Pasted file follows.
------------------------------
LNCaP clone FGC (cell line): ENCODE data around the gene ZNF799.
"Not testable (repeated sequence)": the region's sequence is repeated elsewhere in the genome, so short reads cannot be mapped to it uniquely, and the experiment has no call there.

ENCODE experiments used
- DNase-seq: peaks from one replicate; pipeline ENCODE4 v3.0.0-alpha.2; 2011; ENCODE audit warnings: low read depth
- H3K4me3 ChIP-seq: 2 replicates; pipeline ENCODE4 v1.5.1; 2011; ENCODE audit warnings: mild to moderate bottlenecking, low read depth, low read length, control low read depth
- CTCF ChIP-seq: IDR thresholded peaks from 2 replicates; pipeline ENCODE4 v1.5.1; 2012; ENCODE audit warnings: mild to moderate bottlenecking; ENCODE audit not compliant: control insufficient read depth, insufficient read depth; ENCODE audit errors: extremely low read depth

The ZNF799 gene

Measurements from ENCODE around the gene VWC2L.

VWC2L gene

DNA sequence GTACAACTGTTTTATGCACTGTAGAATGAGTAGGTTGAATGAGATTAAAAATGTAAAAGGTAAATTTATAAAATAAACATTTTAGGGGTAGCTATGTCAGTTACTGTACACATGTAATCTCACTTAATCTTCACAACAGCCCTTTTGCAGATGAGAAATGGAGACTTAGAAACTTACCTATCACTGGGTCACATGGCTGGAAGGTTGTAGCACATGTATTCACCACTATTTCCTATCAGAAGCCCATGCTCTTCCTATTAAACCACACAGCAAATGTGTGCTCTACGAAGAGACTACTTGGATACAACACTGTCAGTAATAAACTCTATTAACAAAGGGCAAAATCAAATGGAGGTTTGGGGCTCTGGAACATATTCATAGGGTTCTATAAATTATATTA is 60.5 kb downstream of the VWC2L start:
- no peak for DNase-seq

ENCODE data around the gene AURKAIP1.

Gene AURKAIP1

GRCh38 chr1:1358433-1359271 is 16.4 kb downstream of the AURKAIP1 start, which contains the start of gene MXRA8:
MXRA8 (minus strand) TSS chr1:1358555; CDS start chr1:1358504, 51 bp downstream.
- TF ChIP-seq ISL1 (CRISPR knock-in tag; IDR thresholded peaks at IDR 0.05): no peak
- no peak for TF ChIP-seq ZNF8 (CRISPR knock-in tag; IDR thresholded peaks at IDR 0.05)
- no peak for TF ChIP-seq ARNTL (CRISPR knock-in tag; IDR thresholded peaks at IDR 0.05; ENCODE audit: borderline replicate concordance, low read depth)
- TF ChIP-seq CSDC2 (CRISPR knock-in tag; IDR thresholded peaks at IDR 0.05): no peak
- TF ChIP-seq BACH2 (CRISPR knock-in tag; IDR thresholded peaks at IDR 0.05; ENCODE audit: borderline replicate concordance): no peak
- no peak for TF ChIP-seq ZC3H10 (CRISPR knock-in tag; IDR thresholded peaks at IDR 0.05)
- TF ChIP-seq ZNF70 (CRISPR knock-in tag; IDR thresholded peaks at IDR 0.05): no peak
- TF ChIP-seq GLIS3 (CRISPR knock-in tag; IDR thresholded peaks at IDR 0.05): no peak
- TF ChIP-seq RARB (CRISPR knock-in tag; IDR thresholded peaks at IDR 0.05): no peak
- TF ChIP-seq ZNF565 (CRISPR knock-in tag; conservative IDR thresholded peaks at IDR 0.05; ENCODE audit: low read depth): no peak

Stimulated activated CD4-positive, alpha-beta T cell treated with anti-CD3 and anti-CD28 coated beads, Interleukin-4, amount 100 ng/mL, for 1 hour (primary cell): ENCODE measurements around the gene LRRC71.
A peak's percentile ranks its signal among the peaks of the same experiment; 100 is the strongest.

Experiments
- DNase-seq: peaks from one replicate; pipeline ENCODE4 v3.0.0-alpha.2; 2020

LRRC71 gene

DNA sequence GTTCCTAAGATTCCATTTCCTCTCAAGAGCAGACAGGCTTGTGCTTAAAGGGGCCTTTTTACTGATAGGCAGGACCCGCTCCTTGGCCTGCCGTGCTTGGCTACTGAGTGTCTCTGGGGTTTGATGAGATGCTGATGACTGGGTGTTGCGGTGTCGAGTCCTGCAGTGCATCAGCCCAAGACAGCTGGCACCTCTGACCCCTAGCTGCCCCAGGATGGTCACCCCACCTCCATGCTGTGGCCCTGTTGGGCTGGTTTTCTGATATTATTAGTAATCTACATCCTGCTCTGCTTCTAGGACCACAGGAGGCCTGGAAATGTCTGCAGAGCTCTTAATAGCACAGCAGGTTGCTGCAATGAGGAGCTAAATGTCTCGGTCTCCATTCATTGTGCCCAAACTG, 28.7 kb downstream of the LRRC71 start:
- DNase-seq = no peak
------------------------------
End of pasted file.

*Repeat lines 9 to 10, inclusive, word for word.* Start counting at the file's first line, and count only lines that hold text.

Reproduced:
VWC2L gene

DNA sequence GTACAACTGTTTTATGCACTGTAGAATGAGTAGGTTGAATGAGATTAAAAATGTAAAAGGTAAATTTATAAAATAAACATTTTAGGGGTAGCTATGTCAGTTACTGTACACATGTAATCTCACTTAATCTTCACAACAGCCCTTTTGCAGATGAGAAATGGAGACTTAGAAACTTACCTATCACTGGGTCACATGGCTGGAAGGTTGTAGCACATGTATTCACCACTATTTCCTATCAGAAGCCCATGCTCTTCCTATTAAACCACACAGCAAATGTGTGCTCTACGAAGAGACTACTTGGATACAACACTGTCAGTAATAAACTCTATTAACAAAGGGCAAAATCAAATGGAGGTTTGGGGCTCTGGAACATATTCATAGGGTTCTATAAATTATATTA is 60.5 kb downstream of the VWC2L start: